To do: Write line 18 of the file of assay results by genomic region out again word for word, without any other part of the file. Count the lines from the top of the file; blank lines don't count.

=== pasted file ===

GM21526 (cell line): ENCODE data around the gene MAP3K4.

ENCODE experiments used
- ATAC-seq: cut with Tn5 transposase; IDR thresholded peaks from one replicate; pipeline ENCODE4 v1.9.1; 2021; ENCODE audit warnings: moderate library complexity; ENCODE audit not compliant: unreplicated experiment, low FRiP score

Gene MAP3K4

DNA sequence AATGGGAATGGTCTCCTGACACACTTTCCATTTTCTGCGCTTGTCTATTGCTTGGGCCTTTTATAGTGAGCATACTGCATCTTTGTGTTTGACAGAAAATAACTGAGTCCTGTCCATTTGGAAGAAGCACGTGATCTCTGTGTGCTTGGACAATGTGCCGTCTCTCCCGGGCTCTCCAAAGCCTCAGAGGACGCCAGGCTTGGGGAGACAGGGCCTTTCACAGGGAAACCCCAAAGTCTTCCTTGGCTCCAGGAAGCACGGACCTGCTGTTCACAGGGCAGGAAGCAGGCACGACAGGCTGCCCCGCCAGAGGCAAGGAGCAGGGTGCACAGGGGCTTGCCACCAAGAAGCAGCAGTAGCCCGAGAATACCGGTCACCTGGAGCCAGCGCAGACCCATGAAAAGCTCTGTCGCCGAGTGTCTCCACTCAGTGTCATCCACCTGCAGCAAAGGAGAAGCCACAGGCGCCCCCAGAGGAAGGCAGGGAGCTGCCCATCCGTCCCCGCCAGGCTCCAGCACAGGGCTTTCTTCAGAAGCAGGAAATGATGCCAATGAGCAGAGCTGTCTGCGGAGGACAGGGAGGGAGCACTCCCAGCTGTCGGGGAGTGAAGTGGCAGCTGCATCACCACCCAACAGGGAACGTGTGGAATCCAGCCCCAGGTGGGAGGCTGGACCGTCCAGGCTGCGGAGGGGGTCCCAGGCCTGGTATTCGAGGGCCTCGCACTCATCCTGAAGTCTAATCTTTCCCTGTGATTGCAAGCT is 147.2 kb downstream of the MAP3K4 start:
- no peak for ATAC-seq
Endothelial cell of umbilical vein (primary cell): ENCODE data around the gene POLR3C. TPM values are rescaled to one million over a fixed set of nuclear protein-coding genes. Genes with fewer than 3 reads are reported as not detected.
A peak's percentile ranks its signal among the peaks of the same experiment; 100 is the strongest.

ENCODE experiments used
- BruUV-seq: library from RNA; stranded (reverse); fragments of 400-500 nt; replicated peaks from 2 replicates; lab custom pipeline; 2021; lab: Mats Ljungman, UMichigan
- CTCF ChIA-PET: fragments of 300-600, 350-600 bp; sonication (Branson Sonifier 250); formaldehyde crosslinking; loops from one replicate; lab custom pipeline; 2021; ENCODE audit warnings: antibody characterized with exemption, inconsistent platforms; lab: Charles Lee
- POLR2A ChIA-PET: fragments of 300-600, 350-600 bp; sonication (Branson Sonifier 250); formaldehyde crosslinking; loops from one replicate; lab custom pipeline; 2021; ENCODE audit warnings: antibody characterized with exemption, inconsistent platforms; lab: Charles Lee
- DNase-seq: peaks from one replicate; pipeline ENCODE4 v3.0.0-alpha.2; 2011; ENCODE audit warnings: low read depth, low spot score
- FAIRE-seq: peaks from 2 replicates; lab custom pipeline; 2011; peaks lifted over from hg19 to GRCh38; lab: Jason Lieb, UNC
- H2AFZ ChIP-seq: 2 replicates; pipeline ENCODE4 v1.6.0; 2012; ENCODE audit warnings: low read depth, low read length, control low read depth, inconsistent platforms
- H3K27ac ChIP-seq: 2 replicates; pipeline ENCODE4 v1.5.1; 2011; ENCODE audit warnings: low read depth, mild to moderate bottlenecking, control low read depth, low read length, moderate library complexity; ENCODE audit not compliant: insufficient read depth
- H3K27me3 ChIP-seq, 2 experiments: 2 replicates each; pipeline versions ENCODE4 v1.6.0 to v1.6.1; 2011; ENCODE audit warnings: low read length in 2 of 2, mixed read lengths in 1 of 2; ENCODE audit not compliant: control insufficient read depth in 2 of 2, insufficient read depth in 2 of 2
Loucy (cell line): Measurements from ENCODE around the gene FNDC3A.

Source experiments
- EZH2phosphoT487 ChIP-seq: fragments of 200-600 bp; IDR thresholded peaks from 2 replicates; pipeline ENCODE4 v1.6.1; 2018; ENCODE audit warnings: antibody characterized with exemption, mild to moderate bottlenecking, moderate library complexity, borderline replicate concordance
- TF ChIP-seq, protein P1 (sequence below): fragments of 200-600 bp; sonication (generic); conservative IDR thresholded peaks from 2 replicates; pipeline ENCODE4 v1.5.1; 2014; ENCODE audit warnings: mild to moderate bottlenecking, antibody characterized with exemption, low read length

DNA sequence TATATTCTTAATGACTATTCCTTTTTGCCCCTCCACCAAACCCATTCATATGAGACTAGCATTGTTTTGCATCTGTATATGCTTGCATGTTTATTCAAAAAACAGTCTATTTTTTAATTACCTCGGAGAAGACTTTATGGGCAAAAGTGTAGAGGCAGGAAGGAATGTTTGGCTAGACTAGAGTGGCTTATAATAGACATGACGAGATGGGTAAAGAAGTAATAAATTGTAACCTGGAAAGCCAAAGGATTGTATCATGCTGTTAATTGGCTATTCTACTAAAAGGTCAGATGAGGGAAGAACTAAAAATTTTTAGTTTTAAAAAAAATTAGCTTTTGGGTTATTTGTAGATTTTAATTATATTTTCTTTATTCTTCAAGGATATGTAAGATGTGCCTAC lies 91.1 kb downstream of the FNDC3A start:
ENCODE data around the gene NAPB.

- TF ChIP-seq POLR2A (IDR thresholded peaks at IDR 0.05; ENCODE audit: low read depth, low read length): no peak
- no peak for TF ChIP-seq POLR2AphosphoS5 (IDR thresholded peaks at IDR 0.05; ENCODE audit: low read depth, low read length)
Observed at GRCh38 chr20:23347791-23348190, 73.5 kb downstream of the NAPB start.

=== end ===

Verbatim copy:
Loucy (cell line): Measurements from ENCODE around the gene FNDC3A.